We also study the molecular mechanisms of inflammatory diseases driven by genetic germline or somatic mutations. Our key areas of research and research expertise include the regulation and function of the innate immune system, and the molecular and genetic mechanisms regulating the canonical and non-canonical inflammasome activation. We also study the interactions of innate immunity with commensal and pathogenic bacteria and the role of bacteria-derived lipopolysaccharides and metabolic endotoxemia in the inflammation of synovial tissue of joints and arterial wall.
Genetically driven diseases offer a unique opportunity to study and understand how genes regulate the immune system. During the recent years the number of known genetically determined autoinflammatory diseases has increased along with the realization that in patients with atypical inflammatory diseases, underlying genetic errors can be found far more common than has been previously anticipated. In addition to classical autoinflammatory diseases such as the cryopyrinopathies associated with mutations of NLRP3 inflammasome, novel disease mechanisms are emerging such as the interferonopathies and the autoinflammatory diseases associated with dysregulation of protein ubiquitylation, such as the TNFAIP3 haploinsufficiency. In our research, we aim to identify familial inflammatory diseases of unknown etiology and search from the affected patients' novel genetic mutations. When a candidate mutation is found by genetic studies, we elucidate the significance of the mutation in the disease pathogenesis and the effects of the mutation on the immunological signaling pathways and inflammasome activation, and the molecular mechanisms leading to the disease phenotype and symptoms. Together with our collaborators we have identified and studied the mechanisms of diseases caused by novel mutations in genes such as NFKB1, TNFAIP3, and the transcription factor CEBPe and have described novel disease mechanisms and disease phenotypes associated with these mutations.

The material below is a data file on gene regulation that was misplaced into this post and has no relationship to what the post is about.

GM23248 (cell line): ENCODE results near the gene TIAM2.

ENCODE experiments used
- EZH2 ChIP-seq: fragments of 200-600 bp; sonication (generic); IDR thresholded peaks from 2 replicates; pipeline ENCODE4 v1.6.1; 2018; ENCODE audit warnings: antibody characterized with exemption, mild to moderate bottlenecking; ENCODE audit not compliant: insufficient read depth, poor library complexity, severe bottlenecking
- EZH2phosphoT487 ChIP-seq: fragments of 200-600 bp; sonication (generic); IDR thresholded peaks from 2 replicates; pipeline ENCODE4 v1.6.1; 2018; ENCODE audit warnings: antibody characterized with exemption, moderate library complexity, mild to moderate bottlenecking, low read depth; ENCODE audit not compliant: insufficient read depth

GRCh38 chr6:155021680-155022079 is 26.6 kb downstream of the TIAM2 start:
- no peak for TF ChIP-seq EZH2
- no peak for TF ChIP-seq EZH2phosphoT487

Intestinal dysbiosis has been recently implicated in the pathogenesis of myriad of diseases. However, the mechanisms how intestinal dysbiosis could result in a disease pathogenesis is mostly unknown. Therefore our aim is to elucidate how bacteria derived products, in particular lipolysaccharides (LPS) activate the immune system, and the mechanisms how our body limits the proinflammatory impact of the large LPS load originating from the terminal ileum and large intestine, mouth and skin. We also search for means to target these mechanisms for therapeutic purposes. Areas of particular interest include the role of different LPS structures in immune activation in joints and in arterial wall, and the mechanisms of desensitization to lipopolysaccharides. To study the significance of metabolic endotoxemia in human diseases we take advantage of unique large cohorts of healthy persons and patients with rheumatic diseases, osteoarthritis and cardiovascular diseases.
In 2010 we described that cholesterol crystals activate the human macrophages. This study and the study by Dwuell et al. demonstrating the role of NLRP3 inflammasome in atherosclerosis in mice, linked the lipid metabolism and inflammation in the pathogenesis of atherosclerotic diseases and also paved the way to the CANTOS study, which for the first time showed that targeting cardiovascular inflammation with cananicumab, a monoclonal antibody against IL-1beta, indeed reduces cardiovascular endpoints. We have continued to study the role of inflammation in atherosclerosis. Key areas of interest include the role of inflammasome activation in endothelial cells and the role of metabolic endotoxemia as the driver of inflammation in atherosclerosis, and how these pathways could be targeted to treat cardiovascular diseases (CVD). For example, we have just completed a clinical study which assesses whether targeting inflammation with antirheumatic drug hydroxychloroquine can reduce the cardiovascular risk profile or cardiovascular endpoints in patients with a high risk of CVD.